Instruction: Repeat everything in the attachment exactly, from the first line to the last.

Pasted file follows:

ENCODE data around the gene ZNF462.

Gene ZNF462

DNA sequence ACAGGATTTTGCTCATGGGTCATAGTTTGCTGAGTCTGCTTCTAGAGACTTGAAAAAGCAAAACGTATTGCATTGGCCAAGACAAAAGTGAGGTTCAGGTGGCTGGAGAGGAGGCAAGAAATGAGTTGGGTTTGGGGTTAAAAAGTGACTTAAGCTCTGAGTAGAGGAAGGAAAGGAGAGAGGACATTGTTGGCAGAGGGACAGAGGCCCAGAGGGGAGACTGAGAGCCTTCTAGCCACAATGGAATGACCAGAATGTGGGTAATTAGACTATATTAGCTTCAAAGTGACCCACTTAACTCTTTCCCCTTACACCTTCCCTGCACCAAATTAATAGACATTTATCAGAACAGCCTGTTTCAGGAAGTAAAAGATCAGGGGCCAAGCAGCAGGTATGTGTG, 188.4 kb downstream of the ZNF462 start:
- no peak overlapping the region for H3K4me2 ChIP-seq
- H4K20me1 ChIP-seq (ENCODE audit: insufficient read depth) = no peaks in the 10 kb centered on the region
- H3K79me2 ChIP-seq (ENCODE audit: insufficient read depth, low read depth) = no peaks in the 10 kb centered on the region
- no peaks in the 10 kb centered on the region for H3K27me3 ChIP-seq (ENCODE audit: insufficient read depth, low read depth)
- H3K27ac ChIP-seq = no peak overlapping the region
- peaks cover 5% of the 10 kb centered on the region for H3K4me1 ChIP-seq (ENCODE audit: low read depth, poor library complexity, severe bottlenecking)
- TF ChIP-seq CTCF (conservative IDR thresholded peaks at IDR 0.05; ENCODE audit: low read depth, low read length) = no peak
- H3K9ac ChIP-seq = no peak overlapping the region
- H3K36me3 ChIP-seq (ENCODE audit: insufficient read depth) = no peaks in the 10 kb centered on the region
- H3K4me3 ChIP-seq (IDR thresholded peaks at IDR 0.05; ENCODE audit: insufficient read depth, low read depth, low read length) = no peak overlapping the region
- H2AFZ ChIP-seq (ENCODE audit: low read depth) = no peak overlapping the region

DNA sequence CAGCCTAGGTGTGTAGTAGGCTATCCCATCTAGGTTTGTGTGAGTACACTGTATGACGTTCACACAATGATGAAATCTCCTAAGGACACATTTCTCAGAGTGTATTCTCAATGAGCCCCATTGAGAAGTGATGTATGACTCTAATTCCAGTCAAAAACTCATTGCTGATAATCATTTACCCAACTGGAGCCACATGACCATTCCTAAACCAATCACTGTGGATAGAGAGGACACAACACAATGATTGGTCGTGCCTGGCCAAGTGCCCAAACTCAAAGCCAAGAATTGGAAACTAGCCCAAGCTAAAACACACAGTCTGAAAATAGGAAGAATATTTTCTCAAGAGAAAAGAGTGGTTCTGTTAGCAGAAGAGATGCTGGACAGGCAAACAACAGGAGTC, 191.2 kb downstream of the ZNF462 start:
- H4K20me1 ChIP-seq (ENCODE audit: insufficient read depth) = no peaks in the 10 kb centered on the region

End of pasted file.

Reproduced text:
ENCODE data around the gene ZNF462.

Gene ZNF462

DNA sequence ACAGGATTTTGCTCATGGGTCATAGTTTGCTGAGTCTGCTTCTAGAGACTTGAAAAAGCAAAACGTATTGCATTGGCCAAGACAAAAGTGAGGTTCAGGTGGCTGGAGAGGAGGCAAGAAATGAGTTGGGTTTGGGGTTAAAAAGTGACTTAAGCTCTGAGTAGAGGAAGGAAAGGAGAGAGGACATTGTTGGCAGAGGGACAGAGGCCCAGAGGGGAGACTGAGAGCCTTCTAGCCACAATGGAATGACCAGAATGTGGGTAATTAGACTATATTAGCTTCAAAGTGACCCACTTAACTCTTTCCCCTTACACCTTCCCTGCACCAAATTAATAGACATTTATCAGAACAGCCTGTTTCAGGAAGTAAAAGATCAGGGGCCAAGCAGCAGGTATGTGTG, 188.4 kb downstream of the ZNF462 start:
- no peak overlapping the region for H3K4me2 ChIP-seq
- H4K20me1 ChIP-seq (ENCODE audit: insufficient read depth) = no peaks in the 10 kb centered on the region
- H3K79me2 ChIP-seq (ENCODE audit: insufficient read depth, low read depth) = no peaks in the 10 kb centered on the region
- no peaks in the 10 kb centered on the region for H3K27me3 ChIP-seq (ENCODE audit: insufficient read depth, low read depth)
- H3K27ac ChIP-seq = no peak overlapping the region
- peaks cover 5% of the 10 kb centered on the region for H3K4me1 ChIP-seq (ENCODE audit: low read depth, poor library complexity, severe bottlenecking)
- TF ChIP-seq CTCF (conservative IDR thresholded peaks at IDR 0.05; ENCODE audit: low read depth, low read length) = no peak
- H3K9ac ChIP-seq = no peak overlapping the region
- H3K36me3 ChIP-seq (ENCODE audit: insufficient read depth) = no peaks in the 10 kb centered on the region
- H3K4me3 ChIP-seq (IDR thresholded peaks at IDR 0.05; ENCODE audit: insufficient read depth, low read depth, low read length) = no peak overlapping the region
- H2AFZ ChIP-seq (ENCODE audit: low read depth) = no peak overlapping the region

DNA sequence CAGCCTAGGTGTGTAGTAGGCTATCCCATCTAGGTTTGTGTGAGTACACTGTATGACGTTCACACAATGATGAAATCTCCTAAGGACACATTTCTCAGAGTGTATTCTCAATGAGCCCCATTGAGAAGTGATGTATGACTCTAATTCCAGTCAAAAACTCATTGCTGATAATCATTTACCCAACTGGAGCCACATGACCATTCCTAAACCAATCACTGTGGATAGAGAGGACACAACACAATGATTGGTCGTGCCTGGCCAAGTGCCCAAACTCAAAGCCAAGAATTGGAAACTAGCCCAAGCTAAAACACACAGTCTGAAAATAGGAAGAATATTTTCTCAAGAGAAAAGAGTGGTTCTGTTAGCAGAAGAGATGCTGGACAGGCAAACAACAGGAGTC, 191.2 kb downstream of the ZNF462 start:
- H4K20me1 ChIP-seq (ENCODE audit: insufficient read depth) = no peaks in the 10 kb centered on the region